Climate change is one of the world’s most pressing challenges yet climate change denial has thwarted efforts to successfully tackle the global crisis. So what exactly is climate change denial and how has it been so successful at slowing climate action?
What exactly is climate change denial?
Climate change denial describes the dismissal of current scientific consensus that climate change is man-made and is an existential threat.
It can take various forms via denial across many major aspects that climate change may impact including science, economics, humanitarian, politics, and crisis denial. The conversation refers to these as the ‘5 pillars of climate denial’.
Interestingly, it is not as simple as pointing out those who argue with the science and the scientific consensus. Climate change denial can arise in subtle and nuanced ways.
The subtlety of climate change denial
For example, many point out that climate change will drive warmer temperatures, which will benefit more people than it will harm. Climate change deniers have suggested fewer deaths from the cold and the agricultural benefits of a warmer temperate zone will outweigh the negatives.
This is an example of humanitarian climate change denial.
Since the popularisation of these ideas, many have successfully shown they are in fact incorrect.
When you consider many rapidly urbanising areas are located in the tropics where temperatures will soar and that these temperatures will also cause catastrophic heatwaves in the temperate zones, it becomes apparent that there are very few benefits relative to the negatives.
The WHO estimate that the impacts from malnutrition and disease spread as a direct result of climate change will also cause hundreds of thousands of additional deaths.
The benefits do not outweigh the drawbacks.
But confusingly these arguments are also utilised by some so-called ‘climate sceptics’ and it creates a large grey area to navigate. Climate sceptics are traditionally those who use scientific scepticism, which is key in the scientific method.
To be a sceptic of another scientists work is to question their methodology and prod for any inaccuracies.
However, with such overwhelming consensus on climate change, many climate change deniers hide behind the smokescreen of climate scepticism as it portrays them as scientifically enlightened. This is clearly not the case.
It has therefore become problematic for true sceptics who are merely utilising scientific rigour to drive accurate science as they are now affiliated with deniers who are attempting to pose as those with scientific integrity.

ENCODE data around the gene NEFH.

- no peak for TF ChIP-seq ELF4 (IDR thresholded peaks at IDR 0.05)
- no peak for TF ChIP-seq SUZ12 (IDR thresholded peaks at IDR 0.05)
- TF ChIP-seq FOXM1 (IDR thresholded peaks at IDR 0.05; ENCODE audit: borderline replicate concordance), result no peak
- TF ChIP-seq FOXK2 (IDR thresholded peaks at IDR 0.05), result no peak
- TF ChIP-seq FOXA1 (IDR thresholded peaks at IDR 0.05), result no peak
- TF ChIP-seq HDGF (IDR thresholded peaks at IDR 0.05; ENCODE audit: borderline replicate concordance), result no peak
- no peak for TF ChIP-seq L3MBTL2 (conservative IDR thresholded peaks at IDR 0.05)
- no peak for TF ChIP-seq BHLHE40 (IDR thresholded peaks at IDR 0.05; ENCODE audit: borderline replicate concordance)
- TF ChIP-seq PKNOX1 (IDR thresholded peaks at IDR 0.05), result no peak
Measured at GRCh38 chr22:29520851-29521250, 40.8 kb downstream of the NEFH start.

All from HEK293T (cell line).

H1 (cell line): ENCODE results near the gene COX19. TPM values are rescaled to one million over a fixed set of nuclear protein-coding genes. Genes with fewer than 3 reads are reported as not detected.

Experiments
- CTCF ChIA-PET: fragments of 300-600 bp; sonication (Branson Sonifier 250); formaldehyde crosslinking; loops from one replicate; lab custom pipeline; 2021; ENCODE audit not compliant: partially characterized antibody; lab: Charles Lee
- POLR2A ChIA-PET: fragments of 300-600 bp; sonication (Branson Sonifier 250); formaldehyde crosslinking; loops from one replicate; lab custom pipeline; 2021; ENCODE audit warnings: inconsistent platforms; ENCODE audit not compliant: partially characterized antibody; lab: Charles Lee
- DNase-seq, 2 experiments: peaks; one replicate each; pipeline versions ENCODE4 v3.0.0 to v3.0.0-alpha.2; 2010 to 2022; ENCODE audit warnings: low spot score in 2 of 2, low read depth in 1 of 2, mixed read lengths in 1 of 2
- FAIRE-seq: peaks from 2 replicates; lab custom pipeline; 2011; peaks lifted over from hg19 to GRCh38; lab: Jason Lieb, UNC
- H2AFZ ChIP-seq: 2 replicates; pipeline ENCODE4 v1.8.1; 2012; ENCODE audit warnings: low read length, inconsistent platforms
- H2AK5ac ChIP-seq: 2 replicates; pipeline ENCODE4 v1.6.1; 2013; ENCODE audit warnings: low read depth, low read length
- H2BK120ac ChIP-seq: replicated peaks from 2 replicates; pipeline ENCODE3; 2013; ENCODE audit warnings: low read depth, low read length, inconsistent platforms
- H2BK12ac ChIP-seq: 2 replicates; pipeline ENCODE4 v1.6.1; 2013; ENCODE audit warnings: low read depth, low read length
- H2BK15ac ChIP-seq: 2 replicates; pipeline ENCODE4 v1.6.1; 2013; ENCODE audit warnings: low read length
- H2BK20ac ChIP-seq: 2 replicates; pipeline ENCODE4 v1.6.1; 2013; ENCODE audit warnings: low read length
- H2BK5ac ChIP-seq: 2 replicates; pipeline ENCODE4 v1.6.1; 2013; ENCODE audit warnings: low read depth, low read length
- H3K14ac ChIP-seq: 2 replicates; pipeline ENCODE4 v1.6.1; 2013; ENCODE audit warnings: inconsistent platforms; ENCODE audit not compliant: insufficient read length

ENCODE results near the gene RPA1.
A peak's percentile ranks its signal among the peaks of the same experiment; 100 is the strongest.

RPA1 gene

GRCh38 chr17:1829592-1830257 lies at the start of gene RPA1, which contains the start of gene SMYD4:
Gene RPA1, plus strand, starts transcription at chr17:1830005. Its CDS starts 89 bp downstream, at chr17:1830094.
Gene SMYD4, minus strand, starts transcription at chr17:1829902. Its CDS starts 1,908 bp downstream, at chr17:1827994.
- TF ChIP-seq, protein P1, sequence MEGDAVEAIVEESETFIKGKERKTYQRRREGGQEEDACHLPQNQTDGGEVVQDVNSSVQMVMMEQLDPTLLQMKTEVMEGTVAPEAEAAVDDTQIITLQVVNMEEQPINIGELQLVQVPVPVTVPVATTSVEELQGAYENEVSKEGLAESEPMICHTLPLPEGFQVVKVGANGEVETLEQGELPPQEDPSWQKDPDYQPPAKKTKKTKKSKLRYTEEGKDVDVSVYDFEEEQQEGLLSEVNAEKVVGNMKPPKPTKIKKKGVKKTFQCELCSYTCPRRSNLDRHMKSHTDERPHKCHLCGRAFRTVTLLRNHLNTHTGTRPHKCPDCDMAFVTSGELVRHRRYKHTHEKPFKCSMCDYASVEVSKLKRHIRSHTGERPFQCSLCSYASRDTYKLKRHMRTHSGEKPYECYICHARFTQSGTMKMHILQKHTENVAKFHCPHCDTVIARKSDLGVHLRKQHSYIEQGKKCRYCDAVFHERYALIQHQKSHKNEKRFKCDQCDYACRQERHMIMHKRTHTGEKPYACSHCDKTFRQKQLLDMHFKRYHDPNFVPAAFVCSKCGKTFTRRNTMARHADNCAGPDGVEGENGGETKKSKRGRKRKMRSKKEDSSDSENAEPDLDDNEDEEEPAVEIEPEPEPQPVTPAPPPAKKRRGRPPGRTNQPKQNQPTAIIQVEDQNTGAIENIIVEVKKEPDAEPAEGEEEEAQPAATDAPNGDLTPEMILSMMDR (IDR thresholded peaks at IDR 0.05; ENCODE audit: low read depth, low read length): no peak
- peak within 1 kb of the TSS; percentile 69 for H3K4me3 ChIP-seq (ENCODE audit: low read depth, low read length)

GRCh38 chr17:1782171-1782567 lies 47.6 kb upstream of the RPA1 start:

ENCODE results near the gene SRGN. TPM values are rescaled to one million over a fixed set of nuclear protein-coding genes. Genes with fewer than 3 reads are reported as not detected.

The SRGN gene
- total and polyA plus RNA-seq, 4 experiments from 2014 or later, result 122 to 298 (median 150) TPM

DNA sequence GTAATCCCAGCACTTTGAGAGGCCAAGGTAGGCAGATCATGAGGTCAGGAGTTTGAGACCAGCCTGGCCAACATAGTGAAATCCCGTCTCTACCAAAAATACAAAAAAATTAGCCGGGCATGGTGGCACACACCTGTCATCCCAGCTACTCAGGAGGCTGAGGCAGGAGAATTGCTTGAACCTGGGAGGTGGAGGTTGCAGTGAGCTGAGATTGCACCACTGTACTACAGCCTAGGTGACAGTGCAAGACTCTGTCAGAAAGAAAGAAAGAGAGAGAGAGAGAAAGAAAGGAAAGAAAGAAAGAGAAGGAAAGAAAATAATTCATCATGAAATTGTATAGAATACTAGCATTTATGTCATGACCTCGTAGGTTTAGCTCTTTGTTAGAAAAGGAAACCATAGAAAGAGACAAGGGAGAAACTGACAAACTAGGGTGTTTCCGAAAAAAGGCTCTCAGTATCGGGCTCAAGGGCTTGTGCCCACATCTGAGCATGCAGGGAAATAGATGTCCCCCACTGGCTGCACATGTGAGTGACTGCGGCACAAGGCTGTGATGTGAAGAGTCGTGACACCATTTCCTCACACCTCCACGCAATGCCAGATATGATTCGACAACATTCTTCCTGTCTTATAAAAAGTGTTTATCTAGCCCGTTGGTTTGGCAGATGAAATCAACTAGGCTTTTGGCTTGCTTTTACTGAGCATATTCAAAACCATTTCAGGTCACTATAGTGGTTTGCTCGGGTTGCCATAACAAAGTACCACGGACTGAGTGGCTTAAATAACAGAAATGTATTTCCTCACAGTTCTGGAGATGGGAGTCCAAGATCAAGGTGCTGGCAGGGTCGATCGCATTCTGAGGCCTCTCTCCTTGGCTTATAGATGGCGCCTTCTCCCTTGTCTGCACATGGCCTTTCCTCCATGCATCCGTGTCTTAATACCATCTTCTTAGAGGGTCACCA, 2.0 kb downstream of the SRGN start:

This highlights the subtlety and nuance within climate change denial.
Climate change deniers
There has been a considerable rejection of the ideas of climate change. This is because the scientific consensus of climate change threatens the profits of some of the largest and wealthiest companies in the world.
These are the very same companies that are responsible for 71% of all emissions since 1998.
All this wealth brings great political and economic influence, thus these companies have pushed an agenda of ‘climate denial’.
Being a climate denier brings certain rewards, particularly if you are a politician as you can gain favour with large oil companies in a world where the scientific consensus tells us that climate change is man-made.
The most famous climate denier is perhaps Donald Trump. The fervent denier of climate change has no doubt used his position to maintain favour among the wealthiest in the country.
He has continuously allowed oil sites to open up and doesn’t believe any connections between climate change and the devastating wildfires across the United States. This had led to a trickle-down effect through US politics during his tenure.
In fact, within the final weeks before leaving his tenure as president, two scientists appointed by the Trump administration were removed from their posts in the Office of Science and Technology Policy due to publishing inaccurate papers downplaying the climate crisis.
Another problematic example can be seen among Australian politicians. Australia is a very unique scenario as it is one of the few economically prosperous nations to strongly feel the brunt of climate change.
Despite being harshly impacted by climate change, they are the largest exporter of coal in the world. Clearly, if the Australian government were to support climate change action then they would also support eliminating their coal export economy.
However, it makes up a significant proportion of their economy, and removing these profits would seriously harm them financially.
Hence, why this self-destructive climate denial remains rife in Australia, and similar to Trump, Australian prime minister Scott Morrison denied the link between climate change and the destructive wildfires in 2019 that decimated large swathes of Australia.
It is important to remain sceptical of the links between climate change and a single climatic event because the science is very complicated and the science of attribution (attributing climate change to a single climatic event) is quite a new area of study but to deny any link at all still contradicts the scientific consensus.
It has led to a lack of comprehensive climate action in Australia for decades. Not only has this been to the detriment of the Australian people but also to the world.
The political nature highlights the success of climate change denial. For denial to be among the highest ranks in politics explains climate inaction thus far.
Although climate change denial runs deeper than just politics, the tide is seeming to turn with countries continuously making ambitious climate pledges for the future in order to battle climate change.